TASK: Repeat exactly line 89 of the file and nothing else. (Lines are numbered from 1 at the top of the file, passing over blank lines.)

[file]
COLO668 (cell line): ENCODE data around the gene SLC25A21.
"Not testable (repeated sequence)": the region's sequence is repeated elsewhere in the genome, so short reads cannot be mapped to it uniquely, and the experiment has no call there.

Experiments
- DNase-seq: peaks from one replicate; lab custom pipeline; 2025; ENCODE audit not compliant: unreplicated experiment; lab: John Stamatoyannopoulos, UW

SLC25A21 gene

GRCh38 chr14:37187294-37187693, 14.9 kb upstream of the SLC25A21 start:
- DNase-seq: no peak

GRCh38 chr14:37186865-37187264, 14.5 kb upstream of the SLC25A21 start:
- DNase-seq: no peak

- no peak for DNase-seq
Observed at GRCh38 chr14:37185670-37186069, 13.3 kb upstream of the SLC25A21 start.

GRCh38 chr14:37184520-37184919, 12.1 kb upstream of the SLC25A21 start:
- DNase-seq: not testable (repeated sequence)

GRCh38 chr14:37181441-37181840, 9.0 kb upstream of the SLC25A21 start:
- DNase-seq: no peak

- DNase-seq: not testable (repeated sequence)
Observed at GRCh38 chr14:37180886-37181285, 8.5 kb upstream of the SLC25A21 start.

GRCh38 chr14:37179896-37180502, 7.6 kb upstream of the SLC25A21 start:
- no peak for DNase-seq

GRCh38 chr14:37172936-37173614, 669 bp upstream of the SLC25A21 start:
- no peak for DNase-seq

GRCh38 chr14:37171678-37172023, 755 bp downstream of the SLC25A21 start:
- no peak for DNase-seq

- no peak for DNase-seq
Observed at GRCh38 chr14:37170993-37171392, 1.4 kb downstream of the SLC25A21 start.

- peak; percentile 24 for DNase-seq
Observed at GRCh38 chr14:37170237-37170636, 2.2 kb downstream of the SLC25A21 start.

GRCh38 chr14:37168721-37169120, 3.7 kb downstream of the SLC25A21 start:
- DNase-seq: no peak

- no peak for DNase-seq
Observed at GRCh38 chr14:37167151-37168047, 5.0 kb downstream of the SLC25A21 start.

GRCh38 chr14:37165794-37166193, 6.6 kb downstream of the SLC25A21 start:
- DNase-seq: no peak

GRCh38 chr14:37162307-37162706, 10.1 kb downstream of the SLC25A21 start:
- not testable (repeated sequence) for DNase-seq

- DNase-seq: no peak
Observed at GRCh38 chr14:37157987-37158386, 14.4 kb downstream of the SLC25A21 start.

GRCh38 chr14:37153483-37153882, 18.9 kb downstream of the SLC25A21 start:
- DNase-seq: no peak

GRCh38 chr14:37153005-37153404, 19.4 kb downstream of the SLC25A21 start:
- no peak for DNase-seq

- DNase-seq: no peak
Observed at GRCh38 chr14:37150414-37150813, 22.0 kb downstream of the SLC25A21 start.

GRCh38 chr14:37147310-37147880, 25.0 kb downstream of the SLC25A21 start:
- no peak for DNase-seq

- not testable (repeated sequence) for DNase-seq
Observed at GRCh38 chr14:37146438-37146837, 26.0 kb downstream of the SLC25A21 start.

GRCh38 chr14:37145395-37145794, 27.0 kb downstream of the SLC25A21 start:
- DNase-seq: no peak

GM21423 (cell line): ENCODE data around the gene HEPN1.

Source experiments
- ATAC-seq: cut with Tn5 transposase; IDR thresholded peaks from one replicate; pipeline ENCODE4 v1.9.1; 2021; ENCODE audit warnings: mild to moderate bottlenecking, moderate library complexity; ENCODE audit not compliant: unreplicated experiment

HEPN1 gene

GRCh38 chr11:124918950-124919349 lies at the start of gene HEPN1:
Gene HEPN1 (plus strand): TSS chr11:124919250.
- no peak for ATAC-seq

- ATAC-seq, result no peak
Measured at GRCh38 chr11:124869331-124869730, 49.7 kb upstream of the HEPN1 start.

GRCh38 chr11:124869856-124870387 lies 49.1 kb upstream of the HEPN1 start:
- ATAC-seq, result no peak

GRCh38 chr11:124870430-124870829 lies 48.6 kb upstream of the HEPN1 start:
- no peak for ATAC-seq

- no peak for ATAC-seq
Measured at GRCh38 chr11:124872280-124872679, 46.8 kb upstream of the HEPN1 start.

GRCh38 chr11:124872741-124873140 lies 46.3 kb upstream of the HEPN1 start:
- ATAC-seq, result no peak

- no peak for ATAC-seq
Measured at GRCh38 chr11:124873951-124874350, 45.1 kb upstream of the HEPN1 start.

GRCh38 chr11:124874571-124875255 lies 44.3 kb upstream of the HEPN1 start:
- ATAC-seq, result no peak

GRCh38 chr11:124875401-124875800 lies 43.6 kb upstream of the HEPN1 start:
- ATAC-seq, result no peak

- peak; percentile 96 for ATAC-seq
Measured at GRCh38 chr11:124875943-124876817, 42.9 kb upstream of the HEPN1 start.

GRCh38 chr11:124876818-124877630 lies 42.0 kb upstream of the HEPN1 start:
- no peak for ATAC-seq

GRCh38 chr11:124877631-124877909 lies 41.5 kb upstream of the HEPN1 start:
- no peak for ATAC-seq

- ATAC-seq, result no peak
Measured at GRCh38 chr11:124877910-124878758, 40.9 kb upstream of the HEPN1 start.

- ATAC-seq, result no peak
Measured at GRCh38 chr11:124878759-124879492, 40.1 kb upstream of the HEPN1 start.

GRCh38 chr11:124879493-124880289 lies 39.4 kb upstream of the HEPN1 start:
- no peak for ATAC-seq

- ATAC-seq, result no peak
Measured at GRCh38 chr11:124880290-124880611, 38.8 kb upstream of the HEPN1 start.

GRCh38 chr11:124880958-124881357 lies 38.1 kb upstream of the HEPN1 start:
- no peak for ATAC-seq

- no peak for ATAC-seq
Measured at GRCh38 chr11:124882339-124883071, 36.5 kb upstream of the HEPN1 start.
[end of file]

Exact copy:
- no peak for ATAC-seq